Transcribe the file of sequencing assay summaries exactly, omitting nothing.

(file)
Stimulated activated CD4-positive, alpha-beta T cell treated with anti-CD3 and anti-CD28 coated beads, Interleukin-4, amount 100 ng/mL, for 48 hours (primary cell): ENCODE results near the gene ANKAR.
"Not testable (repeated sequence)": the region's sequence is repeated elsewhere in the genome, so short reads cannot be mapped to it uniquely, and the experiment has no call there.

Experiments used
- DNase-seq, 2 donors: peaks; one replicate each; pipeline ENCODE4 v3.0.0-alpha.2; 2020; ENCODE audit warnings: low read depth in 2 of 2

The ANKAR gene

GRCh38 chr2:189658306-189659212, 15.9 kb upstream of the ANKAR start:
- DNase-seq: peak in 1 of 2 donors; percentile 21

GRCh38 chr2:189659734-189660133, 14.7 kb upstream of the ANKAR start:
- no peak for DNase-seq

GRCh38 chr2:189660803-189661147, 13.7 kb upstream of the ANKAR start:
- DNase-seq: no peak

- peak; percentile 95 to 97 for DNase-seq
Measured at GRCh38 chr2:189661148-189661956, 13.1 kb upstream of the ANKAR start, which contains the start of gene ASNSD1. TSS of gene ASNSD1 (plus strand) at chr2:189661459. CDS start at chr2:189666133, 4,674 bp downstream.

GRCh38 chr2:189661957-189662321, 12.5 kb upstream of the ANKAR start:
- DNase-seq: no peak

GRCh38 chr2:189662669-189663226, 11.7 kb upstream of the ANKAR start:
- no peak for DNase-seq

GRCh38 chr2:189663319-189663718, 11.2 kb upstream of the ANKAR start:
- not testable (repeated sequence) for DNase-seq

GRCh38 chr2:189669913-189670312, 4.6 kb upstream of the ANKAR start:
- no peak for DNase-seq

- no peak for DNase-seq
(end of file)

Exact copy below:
Stimulated activated CD4-positive, alpha-beta T cell treated with anti-CD3 and anti-CD28 coated beads, Interleukin-4, amount 100 ng/mL, for 48 hours (primary cell): ENCODE results near the gene ANKAR.
"Not testable (repeated sequence)": the region's sequence is repeated elsewhere in the genome, so short reads cannot be mapped to it uniquely, and the experiment has no call there.

Experiments used
- DNase-seq, 2 donors: peaks; one replicate each; pipeline ENCODE4 v3.0.0-alpha.2; 2020; ENCODE audit warnings: low read depth in 2 of 2

The ANKAR gene

GRCh38 chr2:189658306-189659212, 15.9 kb upstream of the ANKAR start:
- DNase-seq: peak in 1 of 2 donors; percentile 21

GRCh38 chr2:189659734-189660133, 14.7 kb upstream of the ANKAR start:
- no peak for DNase-seq

GRCh38 chr2:189660803-189661147, 13.7 kb upstream of the ANKAR start:
- DNase-seq: no peak

- peak; percentile 95 to 97 for DNase-seq
Measured at GRCh38 chr2:189661148-189661956, 13.1 kb upstream of the ANKAR start, which contains the start of gene ASNSD1. TSS of gene ASNSD1 (plus strand) at chr2:189661459. CDS start at chr2:189666133, 4,674 bp downstream.

GRCh38 chr2:189661957-189662321, 12.5 kb upstream of the ANKAR start:
- DNase-seq: no peak

GRCh38 chr2:189662669-189663226, 11.7 kb upstream of the ANKAR start:
- no peak for DNase-seq

GRCh38 chr2:189663319-189663718, 11.2 kb upstream of the ANKAR start:
- not testable (repeated sequence) for DNase-seq

GRCh38 chr2:189669913-189670312, 4.6 kb upstream of the ANKAR start:
- no peak for DNase-seq

- no peak for DNase-seq